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Ep. 6 - The Secret Behind the Polypill

Last week Dr. Chet discussed the difference between primary and secondary prevention of degenerative disease like cardiovascular disease and diabetes. Can something like a polypill reduce second heart attacks and strokes? What is a polypill? Dr. Chet explains on this episode of Straight Talk on Health

Welcome to Straight Talk on Health, I’m your host Dr. Chet Zelasko. On a recent podcast I discussed the difference between primary and secondary prevention of degenerative diseases like cardiovascular disease and diabetes. But one of the issues with prevention is having people stick to a plan. Even after a serious event like a heart attack. Lifestyle changes are challenging to stick with.

But so is something as simple as taking medications. Remember, this isn't to prevent a heart attack, it's the prevent a second heart attack. I can't think of anything that's more serious than that. Enter the polypill. You may be wondering: what is a polypill? Well I’ll get to that. But the concept of a polypill has been around for close to 20 years. The idea was to put medications together in one pill as a preventive that would reduce the risk of getting cardiovascular disease. In this case, it was for primary prevention. Researchers in Britain close to 20 years ago proposed a solution for reducing cardiovascular disease by more than 80%. How? With a polypill. So what they did is they examined the data in large clinical trials, and they determined that there were 4 risk factors for cardiovascular disease that were important to control. Now, this was a long time ago, but here they are. Low density lipoprotein cholesterol, sometimes called the bad cholesterol, although a lot of scientists don't like that nomenclature. Blood pressure, that seems obvious. Homocysteine levels. A Homocysteine is something that can be in your blood stream, but it needs to be dealt with, and it's dealt with by using folic acid to convert it into something else called methionine. Homocysteine: bad. Methionine: Good. Finally, platelet aggregation and that's clotting.

So what they proposed was a combination of pharmaceuticals and vitamins that could be used to control these risk factors and thereby reduce the morbidity rate 80%. Now, remember, morbidity is the disease rate. Mortality is the death rate, they were talking about that. So what would be in their polypill? A statin designed to reduce and to lower LDL cholesterol. Aspirin to prevent blood clotting. Folic acid, to reduce homocysteine levels. Three blood pressure medications. A diuretic, a beta blocker that helps reduce your heart rate. A diuretic helps eliminate fluids and then an angiotensin converting enzyme inhibitor often called an ace inhibitor, and all those 3 were designed to lower blood pressure.

Those medications combined in a single pill would be about one half the normal dose taken to treat disease. So the question is, how much would that be? Well, we know that we take 81 milligrams of an aspirin. So half that amount would be 40 milligrams and even today now, 20 years after they came up with this, even aspirin is being talked about as being removed from that list of medications that may help thin the blood. That's not for this show. It's a whole different conversation.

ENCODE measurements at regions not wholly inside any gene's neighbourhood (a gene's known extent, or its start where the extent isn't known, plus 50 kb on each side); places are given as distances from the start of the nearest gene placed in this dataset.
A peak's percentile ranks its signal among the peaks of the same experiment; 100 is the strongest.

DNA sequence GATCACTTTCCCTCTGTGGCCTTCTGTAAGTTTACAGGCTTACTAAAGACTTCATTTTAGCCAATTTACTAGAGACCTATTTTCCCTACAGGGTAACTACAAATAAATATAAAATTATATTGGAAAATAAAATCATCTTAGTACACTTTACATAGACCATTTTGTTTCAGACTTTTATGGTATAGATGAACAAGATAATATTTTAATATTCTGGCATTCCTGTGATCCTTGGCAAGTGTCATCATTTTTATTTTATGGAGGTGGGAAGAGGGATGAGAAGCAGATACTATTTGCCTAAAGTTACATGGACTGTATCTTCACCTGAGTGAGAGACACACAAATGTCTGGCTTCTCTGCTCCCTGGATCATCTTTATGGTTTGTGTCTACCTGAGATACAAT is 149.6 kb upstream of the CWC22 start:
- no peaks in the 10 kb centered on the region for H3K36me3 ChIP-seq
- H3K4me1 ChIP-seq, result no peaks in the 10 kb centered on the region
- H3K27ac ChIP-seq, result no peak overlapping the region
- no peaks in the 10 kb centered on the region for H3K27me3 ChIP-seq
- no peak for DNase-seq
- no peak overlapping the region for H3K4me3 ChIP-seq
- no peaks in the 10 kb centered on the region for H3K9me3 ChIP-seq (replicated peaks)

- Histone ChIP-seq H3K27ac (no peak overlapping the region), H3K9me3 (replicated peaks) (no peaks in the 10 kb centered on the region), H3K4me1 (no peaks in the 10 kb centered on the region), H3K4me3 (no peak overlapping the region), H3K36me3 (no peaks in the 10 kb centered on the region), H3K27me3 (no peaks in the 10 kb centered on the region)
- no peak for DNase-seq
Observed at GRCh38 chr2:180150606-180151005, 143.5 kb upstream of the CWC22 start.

But the question then is this polypill, Who would take it? Everyone 55 years and older. Everyone. 55 years and older. Now If you think that fluoride in drinking water would cause an issue in Grand Rapids, Michigan, which was the original fluoridated city. What do you think this would do nationwide, especially in the atmosphere which we live today. But again, we're talking about 20 years ago. So the researchers understood that their view would be controversial. No kidding. But there will be years of clinical trials and debate before this polypill was available. But they also made a statement that goes a long way towards explaining why they took this approach. It should be recognized that in Western society, the risk factors are high in us all. So everyone is at risk. There's a lot of wisdom in that statement.

Think about it. We're all exposed to a fast food. We're all exposed to the interior of a grocery store. When we know the perimeter contains all the fruits and vegetables and milk and dairy and meat, etcetera, we're all exposed to those kinds of things. Plus, the stress of the life that we live in today. And so those are all risk factors. And this is going to help deal with the result of all of that. Well for a long time, that idea never went anywhere. But recently researchers decided to resurrect the concept. This time the objective was to monitor subjects recent heart attacks. In other words, our population pool is a group who's already had heart attacks. Would there be a difference in the rate of secondary events between subjects who took the polypill and those who took the same medications as individual pills? You can't responsibly deny someone a medication that may help them, but combining all 3 into 1 polypill and giving the other subjects the exact same medication. But individually as individual pills, there's nothing wrong with that because the treatment plan is the same. They would be getting the same amount in both types of medications.